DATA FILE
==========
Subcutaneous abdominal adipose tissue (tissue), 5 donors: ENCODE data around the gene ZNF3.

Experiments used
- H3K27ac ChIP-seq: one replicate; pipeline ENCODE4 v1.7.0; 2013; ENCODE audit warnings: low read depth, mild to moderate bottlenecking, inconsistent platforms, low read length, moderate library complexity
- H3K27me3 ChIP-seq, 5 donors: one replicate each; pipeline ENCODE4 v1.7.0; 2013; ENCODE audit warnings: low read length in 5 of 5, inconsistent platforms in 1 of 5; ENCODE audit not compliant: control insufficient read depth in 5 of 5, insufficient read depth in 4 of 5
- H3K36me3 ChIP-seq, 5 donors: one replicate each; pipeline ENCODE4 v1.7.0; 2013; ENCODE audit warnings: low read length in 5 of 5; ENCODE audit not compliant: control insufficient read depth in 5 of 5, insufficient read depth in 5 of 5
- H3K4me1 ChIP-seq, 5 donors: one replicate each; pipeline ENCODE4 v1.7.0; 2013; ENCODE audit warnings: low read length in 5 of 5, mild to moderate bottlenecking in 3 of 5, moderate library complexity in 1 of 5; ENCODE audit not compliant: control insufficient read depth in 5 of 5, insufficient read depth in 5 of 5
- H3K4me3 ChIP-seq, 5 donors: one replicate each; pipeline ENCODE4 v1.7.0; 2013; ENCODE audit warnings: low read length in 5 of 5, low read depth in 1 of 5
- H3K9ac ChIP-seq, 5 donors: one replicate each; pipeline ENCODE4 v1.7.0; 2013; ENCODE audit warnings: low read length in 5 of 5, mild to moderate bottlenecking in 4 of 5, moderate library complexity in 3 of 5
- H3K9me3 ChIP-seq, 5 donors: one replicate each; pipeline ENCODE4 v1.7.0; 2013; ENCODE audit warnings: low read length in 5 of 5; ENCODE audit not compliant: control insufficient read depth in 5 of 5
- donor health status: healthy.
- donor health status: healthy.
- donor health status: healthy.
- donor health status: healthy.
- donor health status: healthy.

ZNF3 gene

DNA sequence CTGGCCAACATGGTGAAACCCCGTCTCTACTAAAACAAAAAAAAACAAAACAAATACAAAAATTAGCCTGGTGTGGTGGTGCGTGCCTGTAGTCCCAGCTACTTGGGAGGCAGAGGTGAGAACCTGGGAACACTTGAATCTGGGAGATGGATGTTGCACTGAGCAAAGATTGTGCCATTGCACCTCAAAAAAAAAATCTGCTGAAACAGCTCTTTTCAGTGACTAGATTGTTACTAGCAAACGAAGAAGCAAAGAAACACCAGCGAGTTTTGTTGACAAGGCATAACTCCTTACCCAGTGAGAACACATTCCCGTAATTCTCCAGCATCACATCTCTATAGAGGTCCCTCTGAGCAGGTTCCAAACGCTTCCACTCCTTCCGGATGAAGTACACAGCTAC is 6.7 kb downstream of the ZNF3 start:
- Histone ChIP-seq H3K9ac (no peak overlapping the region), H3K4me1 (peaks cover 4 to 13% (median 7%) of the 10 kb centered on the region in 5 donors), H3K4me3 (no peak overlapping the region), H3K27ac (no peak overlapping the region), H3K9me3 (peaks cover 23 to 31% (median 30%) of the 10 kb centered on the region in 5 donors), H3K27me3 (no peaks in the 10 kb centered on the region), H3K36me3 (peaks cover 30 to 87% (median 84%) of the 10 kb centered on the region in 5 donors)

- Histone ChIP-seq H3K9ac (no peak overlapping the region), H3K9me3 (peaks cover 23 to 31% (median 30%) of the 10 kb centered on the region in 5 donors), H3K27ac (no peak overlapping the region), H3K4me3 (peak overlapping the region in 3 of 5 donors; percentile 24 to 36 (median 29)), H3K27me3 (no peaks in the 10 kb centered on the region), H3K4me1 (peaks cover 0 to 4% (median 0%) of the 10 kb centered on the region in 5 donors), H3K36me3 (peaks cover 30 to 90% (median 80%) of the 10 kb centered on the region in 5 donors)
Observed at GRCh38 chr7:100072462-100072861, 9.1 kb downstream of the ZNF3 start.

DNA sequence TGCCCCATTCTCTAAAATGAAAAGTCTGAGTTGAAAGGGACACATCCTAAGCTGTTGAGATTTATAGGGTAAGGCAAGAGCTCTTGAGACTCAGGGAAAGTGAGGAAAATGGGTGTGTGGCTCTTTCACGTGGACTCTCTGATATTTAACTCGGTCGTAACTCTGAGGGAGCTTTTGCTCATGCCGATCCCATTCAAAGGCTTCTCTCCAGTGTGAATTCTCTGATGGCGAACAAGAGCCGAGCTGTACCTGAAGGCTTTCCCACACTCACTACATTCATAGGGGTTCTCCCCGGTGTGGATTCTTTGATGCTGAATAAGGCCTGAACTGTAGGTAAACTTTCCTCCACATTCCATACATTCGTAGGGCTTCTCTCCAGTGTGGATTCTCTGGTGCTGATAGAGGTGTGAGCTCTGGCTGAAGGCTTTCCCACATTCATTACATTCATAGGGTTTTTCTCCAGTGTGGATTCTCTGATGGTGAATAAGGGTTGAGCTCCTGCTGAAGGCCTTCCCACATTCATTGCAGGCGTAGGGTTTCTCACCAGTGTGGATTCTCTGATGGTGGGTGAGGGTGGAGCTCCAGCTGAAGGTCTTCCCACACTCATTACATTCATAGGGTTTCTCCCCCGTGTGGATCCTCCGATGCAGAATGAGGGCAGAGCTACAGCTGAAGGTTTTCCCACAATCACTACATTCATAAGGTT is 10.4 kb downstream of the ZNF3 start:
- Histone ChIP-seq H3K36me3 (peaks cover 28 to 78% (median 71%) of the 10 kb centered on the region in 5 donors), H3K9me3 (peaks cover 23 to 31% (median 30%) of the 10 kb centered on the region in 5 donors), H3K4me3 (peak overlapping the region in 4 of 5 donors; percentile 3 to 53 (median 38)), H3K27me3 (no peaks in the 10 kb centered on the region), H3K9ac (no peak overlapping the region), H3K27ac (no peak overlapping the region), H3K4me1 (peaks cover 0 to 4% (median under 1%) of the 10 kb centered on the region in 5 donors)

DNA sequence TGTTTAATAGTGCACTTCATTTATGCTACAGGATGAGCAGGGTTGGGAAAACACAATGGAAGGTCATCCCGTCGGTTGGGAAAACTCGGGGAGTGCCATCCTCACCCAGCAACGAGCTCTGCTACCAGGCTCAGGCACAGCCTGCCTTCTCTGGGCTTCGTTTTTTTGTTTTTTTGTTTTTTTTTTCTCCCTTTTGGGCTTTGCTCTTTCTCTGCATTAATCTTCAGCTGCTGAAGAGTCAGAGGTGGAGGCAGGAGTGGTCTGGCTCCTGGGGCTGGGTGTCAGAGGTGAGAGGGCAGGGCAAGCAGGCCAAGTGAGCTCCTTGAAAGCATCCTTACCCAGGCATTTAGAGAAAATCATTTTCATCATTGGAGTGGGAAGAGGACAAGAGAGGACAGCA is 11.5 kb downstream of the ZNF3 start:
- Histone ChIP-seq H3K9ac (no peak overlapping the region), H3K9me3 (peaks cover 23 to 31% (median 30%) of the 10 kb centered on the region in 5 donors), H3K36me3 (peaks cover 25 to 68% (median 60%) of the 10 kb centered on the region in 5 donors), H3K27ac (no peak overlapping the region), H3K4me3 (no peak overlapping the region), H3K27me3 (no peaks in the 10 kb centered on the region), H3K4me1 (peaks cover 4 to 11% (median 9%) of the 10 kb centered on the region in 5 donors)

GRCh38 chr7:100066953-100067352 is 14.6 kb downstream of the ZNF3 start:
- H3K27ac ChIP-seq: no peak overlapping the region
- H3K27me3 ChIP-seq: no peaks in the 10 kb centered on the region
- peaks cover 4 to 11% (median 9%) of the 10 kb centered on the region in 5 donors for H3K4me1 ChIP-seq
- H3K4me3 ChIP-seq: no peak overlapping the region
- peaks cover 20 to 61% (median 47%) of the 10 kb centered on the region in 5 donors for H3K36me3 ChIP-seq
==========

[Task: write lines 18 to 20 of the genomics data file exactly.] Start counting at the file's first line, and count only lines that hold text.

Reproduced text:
- Histone ChIP-seq H3K9ac (no peak overlapping the region), H3K9me3 (peaks cover 23 to 31% (median 30%) of the 10 kb centered on the region in 5 donors), H3K27ac (no peak overlapping the region), H3K4me3 (peak overlapping the region in 3 of 5 donors; percentile 24 to 36 (median 29)), H3K27me3 (no peaks in the 10 kb centered on the region), H3K4me1 (peaks cover 0 to 4% (median 0%) of the 10 kb centered on the region in 5 donors), H3K36me3 (peaks cover 30 to 90% (median 80%) of the 10 kb centered on the region in 5 donors)
Observed at GRCh38 chr7:100072462-100072861, 9.1 kb downstream of the ZNF3 start.

DNA sequence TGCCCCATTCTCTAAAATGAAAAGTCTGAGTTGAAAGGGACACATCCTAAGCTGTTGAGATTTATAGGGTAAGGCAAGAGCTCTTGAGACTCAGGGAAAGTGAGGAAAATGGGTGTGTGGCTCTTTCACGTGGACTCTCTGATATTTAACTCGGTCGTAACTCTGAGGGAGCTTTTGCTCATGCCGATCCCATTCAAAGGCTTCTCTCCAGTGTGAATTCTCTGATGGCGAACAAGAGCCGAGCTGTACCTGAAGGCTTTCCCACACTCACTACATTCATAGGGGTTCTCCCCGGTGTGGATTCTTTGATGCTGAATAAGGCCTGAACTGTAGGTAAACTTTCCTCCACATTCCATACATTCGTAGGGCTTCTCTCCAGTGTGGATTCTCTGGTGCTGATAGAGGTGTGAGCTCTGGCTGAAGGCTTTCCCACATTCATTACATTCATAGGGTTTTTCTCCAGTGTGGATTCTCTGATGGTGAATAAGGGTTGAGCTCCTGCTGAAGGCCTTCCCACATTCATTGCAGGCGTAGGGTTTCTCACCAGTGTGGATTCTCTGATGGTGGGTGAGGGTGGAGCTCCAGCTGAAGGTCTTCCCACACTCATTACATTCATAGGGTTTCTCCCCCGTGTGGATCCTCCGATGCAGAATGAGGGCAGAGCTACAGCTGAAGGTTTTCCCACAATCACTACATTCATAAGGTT is 10.4 kb downstream of the ZNF3 start: